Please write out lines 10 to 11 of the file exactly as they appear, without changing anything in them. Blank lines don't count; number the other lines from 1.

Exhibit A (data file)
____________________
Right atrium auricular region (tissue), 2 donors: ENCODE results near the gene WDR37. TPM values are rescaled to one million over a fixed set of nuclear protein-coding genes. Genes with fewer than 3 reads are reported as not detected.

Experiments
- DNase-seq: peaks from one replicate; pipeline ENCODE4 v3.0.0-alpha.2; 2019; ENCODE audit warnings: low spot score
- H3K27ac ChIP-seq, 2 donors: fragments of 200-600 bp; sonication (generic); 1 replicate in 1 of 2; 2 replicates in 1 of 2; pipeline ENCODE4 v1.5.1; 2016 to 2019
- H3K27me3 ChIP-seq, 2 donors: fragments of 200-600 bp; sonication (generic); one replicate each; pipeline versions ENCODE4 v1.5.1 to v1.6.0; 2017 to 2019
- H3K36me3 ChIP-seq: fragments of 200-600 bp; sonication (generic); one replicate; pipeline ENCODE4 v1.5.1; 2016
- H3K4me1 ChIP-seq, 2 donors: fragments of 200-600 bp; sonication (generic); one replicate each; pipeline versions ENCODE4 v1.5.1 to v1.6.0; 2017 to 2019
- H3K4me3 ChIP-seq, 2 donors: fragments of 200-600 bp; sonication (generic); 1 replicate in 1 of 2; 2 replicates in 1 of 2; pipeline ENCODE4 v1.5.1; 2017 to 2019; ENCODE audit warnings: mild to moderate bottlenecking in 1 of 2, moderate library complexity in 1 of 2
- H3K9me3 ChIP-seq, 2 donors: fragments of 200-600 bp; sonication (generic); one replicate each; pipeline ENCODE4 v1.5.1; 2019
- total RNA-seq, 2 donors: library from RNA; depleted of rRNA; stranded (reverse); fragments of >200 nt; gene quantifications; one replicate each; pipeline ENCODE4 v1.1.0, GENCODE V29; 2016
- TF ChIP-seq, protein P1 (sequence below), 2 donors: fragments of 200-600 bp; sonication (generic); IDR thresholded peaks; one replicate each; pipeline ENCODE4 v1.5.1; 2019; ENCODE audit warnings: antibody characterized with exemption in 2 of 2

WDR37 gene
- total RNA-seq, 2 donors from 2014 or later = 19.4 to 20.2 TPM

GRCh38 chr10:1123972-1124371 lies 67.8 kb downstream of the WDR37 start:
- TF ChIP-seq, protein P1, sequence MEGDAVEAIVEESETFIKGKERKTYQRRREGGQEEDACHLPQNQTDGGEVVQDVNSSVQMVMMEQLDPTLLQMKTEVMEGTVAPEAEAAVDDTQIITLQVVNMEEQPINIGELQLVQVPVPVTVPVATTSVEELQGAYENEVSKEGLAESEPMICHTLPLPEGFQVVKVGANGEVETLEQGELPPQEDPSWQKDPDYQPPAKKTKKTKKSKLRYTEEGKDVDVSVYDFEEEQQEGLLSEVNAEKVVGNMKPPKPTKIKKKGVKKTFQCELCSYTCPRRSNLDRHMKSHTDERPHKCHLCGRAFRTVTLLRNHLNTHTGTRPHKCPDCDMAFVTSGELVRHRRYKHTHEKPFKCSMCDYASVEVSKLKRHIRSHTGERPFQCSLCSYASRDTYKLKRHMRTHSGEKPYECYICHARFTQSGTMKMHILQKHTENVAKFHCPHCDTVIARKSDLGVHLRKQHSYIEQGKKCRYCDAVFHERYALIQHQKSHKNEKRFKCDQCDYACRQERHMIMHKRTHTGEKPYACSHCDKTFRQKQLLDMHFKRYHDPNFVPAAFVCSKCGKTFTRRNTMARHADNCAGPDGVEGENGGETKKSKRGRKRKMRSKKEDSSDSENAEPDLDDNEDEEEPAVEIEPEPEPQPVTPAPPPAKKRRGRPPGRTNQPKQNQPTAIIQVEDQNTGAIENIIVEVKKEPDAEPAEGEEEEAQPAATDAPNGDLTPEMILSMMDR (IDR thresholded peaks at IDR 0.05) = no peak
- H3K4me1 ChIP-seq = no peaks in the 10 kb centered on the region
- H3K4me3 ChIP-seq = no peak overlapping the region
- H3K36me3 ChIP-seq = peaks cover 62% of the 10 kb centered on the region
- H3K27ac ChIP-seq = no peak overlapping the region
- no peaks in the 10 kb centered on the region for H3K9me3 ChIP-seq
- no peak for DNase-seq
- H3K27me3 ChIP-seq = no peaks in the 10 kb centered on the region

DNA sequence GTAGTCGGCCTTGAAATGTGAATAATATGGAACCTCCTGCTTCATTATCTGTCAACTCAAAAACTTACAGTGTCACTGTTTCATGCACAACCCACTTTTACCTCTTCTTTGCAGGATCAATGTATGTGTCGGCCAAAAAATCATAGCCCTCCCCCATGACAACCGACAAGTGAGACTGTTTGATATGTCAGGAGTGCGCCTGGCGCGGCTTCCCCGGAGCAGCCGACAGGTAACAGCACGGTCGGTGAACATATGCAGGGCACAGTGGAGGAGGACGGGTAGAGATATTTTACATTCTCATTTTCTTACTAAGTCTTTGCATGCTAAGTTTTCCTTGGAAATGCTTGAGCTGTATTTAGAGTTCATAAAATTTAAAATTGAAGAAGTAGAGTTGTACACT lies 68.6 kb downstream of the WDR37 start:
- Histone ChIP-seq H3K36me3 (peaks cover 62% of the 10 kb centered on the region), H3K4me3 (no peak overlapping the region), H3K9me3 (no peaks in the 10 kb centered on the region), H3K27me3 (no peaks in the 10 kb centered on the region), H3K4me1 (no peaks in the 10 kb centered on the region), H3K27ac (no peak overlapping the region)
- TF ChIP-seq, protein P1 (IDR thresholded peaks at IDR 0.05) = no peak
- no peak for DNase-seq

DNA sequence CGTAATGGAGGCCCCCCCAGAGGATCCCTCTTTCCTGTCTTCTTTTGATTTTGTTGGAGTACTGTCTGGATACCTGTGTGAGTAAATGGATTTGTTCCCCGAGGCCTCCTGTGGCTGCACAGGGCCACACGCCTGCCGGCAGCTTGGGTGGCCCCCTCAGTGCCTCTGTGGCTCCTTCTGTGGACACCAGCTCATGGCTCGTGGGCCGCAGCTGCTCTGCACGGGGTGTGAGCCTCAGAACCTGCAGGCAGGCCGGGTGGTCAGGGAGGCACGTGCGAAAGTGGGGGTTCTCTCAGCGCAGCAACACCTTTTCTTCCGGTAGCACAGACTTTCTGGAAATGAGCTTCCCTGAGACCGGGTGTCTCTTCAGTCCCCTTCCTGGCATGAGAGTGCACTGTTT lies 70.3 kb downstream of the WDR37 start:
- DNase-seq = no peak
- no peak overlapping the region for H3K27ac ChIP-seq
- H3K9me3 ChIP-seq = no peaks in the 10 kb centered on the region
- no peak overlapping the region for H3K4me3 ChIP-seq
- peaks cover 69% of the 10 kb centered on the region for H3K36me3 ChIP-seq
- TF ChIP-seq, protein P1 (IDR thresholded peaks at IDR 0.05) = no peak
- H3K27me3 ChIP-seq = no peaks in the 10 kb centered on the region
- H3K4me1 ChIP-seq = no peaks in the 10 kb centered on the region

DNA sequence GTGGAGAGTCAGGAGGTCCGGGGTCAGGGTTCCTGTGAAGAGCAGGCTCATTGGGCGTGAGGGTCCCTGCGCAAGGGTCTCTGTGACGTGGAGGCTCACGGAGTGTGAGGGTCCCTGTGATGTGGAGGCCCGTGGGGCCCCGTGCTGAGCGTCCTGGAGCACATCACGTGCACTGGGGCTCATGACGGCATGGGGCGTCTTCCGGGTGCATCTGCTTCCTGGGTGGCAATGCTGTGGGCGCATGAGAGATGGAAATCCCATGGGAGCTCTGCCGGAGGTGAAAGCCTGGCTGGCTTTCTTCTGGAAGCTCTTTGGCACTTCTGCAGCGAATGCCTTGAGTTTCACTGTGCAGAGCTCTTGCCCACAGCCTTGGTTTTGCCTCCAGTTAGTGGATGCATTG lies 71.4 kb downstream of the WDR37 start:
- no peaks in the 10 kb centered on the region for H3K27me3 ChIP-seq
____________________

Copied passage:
- total RNA-seq, 2 donors: library from RNA; depleted of rRNA; stranded (reverse); fragments of >200 nt; gene quantifications; one replicate each; pipeline ENCODE4 v1.1.0, GENCODE V29; 2016
- TF ChIP-seq, protein P1 (sequence below), 2 donors: fragments of 200-600 bp; sonication (generic); IDR thresholded peaks; one replicate each; pipeline ENCODE4 v1.5.1; 2019; ENCODE audit warnings: antibody characterized with exemption in 2 of 2